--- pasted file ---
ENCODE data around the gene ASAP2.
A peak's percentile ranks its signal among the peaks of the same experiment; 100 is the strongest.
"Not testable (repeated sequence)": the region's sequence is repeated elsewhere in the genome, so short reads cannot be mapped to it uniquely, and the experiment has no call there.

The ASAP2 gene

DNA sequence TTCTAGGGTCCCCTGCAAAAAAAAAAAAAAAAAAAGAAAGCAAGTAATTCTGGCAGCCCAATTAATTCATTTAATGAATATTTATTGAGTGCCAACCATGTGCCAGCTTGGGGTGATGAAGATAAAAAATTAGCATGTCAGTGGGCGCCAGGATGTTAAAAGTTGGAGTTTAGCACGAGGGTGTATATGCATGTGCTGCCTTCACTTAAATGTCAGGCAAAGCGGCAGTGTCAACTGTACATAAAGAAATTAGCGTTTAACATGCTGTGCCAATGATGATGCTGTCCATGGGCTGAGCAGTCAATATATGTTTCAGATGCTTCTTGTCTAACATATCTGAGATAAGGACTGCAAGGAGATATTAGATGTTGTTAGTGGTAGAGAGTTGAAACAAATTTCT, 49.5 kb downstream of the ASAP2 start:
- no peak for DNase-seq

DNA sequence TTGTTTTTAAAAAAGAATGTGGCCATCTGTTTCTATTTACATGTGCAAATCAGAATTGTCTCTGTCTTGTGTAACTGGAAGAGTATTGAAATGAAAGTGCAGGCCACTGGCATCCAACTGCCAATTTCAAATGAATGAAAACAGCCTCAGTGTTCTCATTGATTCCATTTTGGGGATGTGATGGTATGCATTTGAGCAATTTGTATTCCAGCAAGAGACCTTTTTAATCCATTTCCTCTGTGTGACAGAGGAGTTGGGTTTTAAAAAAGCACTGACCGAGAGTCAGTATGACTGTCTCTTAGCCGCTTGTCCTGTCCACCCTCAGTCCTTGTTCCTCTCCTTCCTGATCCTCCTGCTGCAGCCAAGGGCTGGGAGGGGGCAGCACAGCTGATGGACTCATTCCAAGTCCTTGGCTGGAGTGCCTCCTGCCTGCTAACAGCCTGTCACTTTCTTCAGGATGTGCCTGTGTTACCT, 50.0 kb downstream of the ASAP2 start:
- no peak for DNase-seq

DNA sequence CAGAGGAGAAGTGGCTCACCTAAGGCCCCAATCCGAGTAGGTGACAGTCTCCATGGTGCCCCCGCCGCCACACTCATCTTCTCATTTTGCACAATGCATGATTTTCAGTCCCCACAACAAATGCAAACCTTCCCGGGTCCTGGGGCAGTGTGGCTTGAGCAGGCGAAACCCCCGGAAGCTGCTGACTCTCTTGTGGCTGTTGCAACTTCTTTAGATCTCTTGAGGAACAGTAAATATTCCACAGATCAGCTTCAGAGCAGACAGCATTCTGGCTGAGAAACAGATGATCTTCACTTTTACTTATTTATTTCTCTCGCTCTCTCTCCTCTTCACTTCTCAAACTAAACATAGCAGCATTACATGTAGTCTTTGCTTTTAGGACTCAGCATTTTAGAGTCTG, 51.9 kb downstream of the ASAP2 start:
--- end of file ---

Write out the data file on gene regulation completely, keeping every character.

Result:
ENCODE data around the gene ASAP2.
A peak's percentile ranks its signal among the peaks of the same experiment; 100 is the strongest.
"Not testable (repeated sequence)": the region's sequence is repeated elsewhere in the genome, so short reads cannot be mapped to it uniquely, and the experiment has no call there.

The ASAP2 gene

DNA sequence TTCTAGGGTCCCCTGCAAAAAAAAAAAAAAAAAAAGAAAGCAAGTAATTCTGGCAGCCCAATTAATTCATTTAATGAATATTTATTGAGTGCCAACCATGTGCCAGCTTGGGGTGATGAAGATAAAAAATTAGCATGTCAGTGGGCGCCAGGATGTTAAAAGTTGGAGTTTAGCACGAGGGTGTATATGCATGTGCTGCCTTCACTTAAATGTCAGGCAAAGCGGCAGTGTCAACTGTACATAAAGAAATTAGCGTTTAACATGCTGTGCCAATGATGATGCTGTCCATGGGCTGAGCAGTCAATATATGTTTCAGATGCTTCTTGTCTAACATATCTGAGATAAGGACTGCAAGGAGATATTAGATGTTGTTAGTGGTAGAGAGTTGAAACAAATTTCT, 49.5 kb downstream of the ASAP2 start:
- no peak for DNase-seq

DNA sequence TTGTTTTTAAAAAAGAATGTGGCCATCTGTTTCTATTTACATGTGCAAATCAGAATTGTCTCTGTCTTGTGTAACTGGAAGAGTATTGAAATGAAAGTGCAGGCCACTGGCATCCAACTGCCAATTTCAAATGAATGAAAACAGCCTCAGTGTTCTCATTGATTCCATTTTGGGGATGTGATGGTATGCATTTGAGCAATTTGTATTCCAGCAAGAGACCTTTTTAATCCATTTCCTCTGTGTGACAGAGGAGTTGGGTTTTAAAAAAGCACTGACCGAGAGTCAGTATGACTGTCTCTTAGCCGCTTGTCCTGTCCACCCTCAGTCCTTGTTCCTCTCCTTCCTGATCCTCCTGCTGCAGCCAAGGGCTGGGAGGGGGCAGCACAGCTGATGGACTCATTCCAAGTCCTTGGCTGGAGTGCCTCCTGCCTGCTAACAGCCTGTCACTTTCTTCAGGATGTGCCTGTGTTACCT, 50.0 kb downstream of the ASAP2 start:
- no peak for DNase-seq

DNA sequence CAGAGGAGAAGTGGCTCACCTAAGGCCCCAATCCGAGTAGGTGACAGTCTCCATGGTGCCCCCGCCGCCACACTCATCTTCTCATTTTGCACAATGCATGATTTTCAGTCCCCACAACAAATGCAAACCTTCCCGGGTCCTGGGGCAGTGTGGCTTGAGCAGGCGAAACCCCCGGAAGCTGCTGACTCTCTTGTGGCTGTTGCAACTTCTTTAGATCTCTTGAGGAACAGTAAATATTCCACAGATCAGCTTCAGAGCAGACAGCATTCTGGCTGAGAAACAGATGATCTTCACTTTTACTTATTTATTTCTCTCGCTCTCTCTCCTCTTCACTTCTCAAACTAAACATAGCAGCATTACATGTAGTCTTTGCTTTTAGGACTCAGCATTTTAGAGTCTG, 51.9 kb downstream of the ASAP2 start: